Meet the 2 Americans who were chosen from a pool of 140,000 people to spend 10 days on a mini-sabbatical in Antarctica with Airbnb this winter

Tynthia King - Spencer Ingley - Diptych - Airbnb 2019 Antarctica Sabbatical

  • Airbnb
    received 140,000 applications this fall for its all-expenses-paid
    expedition to
    in December.
  • Five individuals were selected for the trip. Among those are
    two Americans: Tynthia King from Arizona and Spencer Ingley from
  • Together with citizen scientists from Dubai, Norway, and India,
    King and Ingley will study the impact of microplastics alongside
    scientist Kirstie Jones-Williams.
  • The “Antarctic Sabbatical” follows Airbnb’s inaugural sabbatical trip to Italy
    earlier this year.
  • King and Ingley told Business Insider that they hope to use the
    trip to inspire a larger conversation about the effects of waste on
    the environment.
  • Visit Business
    Insider’s homepage for more stories

Earlier this fall, Airbnb announced that it would be accepting
applications for a month-long, all-expenses-paid research
to the most remote destination on Earth: Antarctica.
In total, 140,000 people hailing from 200 countries and territories
applied — and five were selected to go.

The five expedition members,
announced on October 30
, include Tynthia King, a 35-year-old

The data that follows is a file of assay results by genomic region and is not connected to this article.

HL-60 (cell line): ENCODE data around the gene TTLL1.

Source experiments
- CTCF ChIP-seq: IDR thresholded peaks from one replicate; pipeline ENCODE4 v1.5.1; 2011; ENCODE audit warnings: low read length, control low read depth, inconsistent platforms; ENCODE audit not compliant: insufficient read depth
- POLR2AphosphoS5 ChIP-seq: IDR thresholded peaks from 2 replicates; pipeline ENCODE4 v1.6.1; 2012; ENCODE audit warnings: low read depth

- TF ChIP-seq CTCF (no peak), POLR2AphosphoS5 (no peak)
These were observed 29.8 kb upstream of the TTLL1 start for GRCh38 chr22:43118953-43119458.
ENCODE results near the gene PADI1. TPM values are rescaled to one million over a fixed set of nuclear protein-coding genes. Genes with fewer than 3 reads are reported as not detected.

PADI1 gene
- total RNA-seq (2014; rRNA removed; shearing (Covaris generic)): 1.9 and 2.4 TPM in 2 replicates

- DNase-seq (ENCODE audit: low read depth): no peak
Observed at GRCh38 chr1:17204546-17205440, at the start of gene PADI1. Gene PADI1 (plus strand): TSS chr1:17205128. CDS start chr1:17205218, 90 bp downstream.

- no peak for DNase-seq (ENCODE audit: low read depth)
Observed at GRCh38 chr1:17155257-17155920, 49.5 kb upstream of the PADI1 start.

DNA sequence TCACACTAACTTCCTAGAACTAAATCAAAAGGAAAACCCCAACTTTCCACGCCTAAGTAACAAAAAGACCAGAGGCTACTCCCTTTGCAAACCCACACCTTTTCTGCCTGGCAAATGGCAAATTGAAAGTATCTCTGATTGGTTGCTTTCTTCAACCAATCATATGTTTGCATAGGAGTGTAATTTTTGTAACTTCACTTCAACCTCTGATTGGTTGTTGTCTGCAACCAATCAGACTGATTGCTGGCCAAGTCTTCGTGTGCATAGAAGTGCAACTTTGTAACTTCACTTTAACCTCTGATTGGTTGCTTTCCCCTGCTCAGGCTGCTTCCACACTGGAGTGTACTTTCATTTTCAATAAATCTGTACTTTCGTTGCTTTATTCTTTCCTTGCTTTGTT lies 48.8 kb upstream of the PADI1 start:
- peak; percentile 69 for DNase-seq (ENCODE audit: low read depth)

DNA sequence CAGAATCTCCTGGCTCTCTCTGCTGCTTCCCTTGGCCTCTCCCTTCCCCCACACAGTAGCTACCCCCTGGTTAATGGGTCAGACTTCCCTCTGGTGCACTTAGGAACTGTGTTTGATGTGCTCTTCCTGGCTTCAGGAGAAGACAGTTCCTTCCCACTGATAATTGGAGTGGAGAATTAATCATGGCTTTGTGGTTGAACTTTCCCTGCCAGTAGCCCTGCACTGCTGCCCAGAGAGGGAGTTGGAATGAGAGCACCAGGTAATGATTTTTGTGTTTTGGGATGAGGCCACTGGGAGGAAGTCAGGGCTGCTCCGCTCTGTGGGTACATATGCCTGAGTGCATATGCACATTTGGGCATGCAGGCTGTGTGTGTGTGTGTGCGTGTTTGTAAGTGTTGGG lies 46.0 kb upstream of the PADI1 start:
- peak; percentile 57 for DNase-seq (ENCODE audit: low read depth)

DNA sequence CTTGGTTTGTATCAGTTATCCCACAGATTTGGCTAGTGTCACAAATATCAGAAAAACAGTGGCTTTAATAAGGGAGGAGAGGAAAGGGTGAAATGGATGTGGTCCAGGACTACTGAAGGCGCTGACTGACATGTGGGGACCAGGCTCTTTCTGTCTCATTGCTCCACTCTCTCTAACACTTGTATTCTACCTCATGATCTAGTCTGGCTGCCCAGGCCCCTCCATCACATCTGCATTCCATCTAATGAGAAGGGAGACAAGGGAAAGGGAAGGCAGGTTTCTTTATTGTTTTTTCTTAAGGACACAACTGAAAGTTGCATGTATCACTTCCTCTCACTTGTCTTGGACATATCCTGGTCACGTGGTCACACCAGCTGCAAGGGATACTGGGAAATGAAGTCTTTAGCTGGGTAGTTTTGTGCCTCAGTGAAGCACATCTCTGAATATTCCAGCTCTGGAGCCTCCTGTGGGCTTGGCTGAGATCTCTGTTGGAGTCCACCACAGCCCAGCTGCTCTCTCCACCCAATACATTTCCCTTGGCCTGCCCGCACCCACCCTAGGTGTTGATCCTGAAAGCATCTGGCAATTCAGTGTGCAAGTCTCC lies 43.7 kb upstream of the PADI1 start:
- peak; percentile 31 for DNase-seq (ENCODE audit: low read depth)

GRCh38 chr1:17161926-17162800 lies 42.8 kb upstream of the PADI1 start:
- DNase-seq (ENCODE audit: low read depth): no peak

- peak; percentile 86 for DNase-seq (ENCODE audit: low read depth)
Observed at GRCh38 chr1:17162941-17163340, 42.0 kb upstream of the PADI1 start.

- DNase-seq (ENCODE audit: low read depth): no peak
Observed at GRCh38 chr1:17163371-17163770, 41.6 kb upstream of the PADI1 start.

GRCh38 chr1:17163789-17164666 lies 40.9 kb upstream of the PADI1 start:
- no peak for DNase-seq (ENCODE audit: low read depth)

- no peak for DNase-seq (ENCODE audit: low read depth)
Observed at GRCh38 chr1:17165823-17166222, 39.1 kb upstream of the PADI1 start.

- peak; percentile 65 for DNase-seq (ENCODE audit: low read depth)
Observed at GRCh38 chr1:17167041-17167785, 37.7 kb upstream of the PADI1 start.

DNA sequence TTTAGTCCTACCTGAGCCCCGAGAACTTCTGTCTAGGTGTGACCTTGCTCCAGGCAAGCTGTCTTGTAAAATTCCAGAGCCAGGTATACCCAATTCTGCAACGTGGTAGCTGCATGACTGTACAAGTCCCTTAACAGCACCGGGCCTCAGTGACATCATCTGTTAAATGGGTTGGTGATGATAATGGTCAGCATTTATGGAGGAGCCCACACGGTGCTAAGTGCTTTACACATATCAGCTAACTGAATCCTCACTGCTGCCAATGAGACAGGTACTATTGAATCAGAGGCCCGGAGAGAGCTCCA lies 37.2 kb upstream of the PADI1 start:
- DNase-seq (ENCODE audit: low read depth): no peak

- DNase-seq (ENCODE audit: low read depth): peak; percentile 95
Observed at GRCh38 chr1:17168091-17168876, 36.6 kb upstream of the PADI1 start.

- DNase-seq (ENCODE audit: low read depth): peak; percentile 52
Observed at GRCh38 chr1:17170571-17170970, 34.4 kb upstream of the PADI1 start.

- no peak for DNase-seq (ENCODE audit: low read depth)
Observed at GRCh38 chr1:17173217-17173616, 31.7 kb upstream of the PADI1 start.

loan officer from Phoenix, Arizona, and Spencer Ingley, a
33-year-old assistant professor of biology at BYU-Hawaii. 

King and Ingley will be joined by citizen scientists from Dubai,
Norway, and India to study the presence of microplastics in
Antarctica alongside scientist Kirstie Jones-Williams.

The expedition members will first attend immersion training
for two weeks in Punta Arenas, Chile. They will then fly to Union
Glacier Camp in Antarctica to collect snow samples and measure the
presence of foreign microplastics over the course of 10 days.
During the final week of their sabbatical, they will return to
Chile to review their findings and partner with the Ocean
Conservancy to communicate their findings.

The trip comes on the heels of Airbnb’s inaugural sabbatical program
this spring, which sent five individuals to help revitalize the
historic town center of Grottole in southern Italy. The overarching
goal of the sabbatical trips, according to Airbnb, is to provide
“eye-opening opportunities for people around the world to travel
with purpose and do good.”

Business Insider spoke with King and Ingley about what inspired
them to apply to the sabbatical program.

Tynthia King is a loan officer whose efforts at reducing waste,
from Ghana to her office in Phoenix, brought her to the sabbatical

Tynthia King Airbnb Antarctica Sabbatical

King’s interest in the environment started on the humanitarian
side, she told Business Insider.

King grew up in a poor neighborhood in Chicago and spent much of
her childhood homeless. “I’m actually the only one of my siblings
that hasn’t been in federal prison,” she told Business Insider. “I
know a lot about what it is to grow up without things, and that
kind of drove me to be passionate about youth — having been a
homeless youth.” 

A few years ago, an opportunity opened up for King to volunteer
at an orphanage in Ghana. The purpose of the trip was to help build
a composting bathroom.

Initially, King didn’t know much about how composting bathrooms
worked. “I am absolutely not an engineer,” she said with a

Once she learned more about the process, she began to reflect on
humans’ environmental footprint.

After volunteering at the orphanage, King decided to explore
more of Ghana and was aghast at what she saw in the fishing
villages along the coast. “When you go to the beautiful
Atlantic-side beaches, they’re just littered with all types of old